- Facebook announced on Monday that it would ban vaccine misinformation from its platforms, after years of allowing false vaccine-related claims to spread on social media.
- The move targets coronavirus vaccine-related claims and could help spread genuine information about the ongoing COVID-19 vaccination campaigns.
- Facebook will also ban general vaccine-related claims that are untrue, such as posts and pages saying that “vaccines are toxic, dangerous or cause autism.”
Facebook has been a source of harmful content for years, and the company has yet to find a way to address the matter perfectly. But Facebook is, at least, trying to do it. Policing user-generated content on social media seems an almost impossible task. But it should still be a priority in a world where it’s been proven that foreign actors with malicious intentions would take advantage of social media features, especially Facebook’s, to manipulate people.
The novel coronavirus pandemic sparked a massive wave of fake news that went viral on social media, Facebook’s apps included. The company has taken steps to limit the spread of misleading COVID-19 content last year, although it wasn’t decisive action that would deter people from propagating conspiracy theories and false news about the pandemic. Facebook now announced that it’s taking a firmer stance against misinformation about vaccines, some two months later than it should have done it. Better late than never.Today's Top Deal Unreal deal gets you Amazon’s hottest smart home gadget for $23 – plus a $40 credit! List Price:$29.98 Price:$22.99 You Save:$6.99 (23%) Available from Amazon, BGR may receive a commission Available from Amazon BGR may receive a commission
COVID-19 vaccination campaigns started in the UK, US, and Europe in mid-to-late December. The biggest obstacles to having as many people vaccinated are the inadequate supply and the anti-vaccine sentiment that’s been growing in the second half of 2020. Facebook’s social channels played a part in spreading misinformation about vaccines in general and COVID-19 vaccine candidates in particular.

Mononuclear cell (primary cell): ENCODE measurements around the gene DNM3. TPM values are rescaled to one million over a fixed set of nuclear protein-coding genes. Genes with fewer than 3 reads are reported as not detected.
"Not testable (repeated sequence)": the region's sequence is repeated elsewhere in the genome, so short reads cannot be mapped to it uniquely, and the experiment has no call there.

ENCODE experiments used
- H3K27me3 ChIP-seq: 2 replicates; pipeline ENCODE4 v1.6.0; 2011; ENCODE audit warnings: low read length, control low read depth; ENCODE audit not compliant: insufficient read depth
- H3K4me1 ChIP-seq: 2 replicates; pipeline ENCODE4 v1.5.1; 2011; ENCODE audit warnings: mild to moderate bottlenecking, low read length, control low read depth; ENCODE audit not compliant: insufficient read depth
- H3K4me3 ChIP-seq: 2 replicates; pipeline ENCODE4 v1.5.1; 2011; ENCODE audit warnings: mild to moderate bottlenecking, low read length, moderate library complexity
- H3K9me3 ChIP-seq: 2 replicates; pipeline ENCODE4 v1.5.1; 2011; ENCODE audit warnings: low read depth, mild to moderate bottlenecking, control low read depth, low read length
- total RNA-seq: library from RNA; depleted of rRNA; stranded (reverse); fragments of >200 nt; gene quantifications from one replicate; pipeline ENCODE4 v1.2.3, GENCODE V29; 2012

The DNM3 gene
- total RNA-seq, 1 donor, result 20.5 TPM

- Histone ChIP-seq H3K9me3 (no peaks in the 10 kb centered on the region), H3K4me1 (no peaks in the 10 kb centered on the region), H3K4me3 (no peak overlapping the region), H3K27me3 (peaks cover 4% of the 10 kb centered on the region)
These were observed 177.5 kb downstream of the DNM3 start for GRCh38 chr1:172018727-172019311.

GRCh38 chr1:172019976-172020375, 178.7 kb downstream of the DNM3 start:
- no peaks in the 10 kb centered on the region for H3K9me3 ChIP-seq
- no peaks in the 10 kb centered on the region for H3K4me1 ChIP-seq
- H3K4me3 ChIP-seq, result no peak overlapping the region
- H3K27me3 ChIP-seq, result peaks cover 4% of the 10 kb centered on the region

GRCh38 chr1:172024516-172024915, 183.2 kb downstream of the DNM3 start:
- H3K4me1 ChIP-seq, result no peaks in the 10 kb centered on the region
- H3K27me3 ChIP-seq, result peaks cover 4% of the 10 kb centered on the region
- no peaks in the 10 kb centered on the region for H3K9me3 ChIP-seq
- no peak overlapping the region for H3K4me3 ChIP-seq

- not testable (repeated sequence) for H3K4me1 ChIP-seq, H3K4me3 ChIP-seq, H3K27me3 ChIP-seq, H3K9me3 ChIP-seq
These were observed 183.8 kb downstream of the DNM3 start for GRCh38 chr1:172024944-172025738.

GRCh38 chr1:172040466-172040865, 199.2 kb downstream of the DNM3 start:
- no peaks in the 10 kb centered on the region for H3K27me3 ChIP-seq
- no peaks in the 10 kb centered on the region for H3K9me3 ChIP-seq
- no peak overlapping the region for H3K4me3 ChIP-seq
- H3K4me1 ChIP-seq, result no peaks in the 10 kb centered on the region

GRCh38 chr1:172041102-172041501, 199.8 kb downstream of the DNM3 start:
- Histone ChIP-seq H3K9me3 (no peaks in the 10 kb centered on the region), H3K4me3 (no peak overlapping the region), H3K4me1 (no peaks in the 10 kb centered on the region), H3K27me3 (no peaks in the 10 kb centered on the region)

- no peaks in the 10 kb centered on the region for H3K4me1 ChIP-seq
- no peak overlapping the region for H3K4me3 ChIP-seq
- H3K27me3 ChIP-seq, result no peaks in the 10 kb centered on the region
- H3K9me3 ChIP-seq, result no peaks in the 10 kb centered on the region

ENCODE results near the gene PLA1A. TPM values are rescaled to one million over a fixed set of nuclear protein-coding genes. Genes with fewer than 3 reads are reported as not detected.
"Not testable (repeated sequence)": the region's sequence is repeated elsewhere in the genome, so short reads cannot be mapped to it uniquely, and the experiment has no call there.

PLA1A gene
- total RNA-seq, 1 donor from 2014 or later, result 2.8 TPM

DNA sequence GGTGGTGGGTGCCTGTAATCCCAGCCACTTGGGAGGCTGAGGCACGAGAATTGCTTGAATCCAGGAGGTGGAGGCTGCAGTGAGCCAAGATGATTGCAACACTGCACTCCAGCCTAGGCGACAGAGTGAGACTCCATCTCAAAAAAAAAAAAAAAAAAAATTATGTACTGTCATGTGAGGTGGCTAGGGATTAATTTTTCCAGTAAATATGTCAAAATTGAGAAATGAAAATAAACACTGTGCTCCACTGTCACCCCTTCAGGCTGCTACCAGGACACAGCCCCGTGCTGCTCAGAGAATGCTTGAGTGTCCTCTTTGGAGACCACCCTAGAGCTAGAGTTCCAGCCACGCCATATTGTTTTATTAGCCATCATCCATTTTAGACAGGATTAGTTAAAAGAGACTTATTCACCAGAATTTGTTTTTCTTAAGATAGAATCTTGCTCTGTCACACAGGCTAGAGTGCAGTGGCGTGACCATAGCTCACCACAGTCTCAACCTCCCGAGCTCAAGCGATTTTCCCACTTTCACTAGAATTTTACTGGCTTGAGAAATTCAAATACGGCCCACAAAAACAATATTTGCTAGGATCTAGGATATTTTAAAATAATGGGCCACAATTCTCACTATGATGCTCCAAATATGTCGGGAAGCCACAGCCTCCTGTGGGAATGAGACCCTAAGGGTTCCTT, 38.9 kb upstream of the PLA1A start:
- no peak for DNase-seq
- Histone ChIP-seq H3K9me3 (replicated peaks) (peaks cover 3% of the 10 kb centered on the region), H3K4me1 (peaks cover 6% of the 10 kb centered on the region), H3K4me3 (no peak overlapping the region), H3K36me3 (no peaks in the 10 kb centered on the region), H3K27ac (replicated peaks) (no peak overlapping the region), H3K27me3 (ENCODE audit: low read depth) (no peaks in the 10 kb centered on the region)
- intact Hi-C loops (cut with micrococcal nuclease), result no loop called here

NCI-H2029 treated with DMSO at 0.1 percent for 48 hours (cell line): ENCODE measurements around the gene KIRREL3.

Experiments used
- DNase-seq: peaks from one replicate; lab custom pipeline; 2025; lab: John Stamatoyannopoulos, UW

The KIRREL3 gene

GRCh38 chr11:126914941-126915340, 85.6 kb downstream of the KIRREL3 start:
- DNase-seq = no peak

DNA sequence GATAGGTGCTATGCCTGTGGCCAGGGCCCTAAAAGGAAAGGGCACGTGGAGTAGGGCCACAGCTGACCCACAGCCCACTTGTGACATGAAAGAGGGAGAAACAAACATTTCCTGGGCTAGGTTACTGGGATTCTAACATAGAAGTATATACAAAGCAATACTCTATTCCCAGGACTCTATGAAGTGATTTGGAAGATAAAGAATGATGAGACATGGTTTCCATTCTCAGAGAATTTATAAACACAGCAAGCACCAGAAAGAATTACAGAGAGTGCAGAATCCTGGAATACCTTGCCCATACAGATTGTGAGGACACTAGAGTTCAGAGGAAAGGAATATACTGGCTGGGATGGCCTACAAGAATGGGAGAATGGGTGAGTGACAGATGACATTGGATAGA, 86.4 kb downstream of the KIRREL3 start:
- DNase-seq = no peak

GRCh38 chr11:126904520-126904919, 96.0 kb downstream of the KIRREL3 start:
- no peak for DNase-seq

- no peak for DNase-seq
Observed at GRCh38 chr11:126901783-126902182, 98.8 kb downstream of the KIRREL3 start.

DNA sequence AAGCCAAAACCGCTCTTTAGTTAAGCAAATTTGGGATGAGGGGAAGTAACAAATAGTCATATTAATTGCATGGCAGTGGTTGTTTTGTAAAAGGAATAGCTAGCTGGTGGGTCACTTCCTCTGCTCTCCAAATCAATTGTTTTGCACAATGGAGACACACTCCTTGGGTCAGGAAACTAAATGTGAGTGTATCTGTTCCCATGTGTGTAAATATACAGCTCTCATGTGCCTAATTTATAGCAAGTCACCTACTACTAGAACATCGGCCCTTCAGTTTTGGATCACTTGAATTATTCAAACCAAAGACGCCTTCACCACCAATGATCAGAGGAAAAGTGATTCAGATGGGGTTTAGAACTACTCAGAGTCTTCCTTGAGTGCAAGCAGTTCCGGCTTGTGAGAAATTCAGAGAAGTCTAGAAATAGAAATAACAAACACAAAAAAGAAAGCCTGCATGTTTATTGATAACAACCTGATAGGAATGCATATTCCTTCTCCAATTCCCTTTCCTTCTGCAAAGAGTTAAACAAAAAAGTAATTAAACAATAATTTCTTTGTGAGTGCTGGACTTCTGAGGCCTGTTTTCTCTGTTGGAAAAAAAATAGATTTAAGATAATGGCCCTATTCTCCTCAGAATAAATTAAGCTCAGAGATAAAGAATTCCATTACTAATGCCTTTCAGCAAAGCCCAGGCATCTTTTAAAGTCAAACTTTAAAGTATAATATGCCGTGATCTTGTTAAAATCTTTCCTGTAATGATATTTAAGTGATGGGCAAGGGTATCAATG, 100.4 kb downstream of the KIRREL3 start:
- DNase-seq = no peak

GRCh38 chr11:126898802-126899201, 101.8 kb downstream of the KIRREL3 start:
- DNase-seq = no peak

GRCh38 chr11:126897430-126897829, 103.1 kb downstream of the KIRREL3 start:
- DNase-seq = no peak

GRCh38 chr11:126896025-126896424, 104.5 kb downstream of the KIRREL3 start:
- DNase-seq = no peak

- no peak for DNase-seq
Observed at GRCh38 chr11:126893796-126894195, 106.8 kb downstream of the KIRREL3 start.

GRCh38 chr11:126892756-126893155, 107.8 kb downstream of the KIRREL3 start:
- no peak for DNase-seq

Facebook on Monday announced that it is finally ready to ban misinformation about vaccines. Any content promoting false claims about vaccines will no longer appear on Facebook. Here are some examples from Facebook’s post:
- COVID-19 is man-made or manufactured
- Vaccines are not effective at preventing the disease they are meant to protect against
- It’s safer to get the disease than to get the vaccine
- Vaccines are toxic, dangerous or cause autism
While the ban might target COVID-related claims, it seems that posts offering generic misleading claims about vaccines, in general, will also be impacted, as seen in the list of examples above.
Many similar examples are available at this link. Moreover, these claims are prohibited in ads. Stopping the spread of false information about vaccines at a time when it’s critical for the population to get access to accurate data from authoritative sources is the kind of action that could help more people receive correct information about vaccination efforts and vaccine candidates.
Facebook says it will start enforcing the new ban on false vaccine information immediately, focusing on Pages, groups, and accounts that violate these rules. “Groups, Pages, and accounts on Facebook and Instagram that repeatedly share these debunked claims may be removed altogether,” Facebook explains.
Facebook will also promote “relevant, authoritative results and provide third-party resources to connect people to expert information about vaccines” within its Search results on its platforms. On Instagram, Facebook will make it harder for people to find accounts that discourage people from getting vaccinated.
Facebook is taking things to a whole new level with the new ban on vaccine misinformation. As The Guardian reports, Facebook started adding COVID-19 facts to posts spreading coronavirus misinformation in April 2020. And it made misinformation about vaccines less visible on its platforms. But it never stopped showing misleading content. Facebook changed its policies in December when it started removing COVID-19 posts that public experts had already debunked.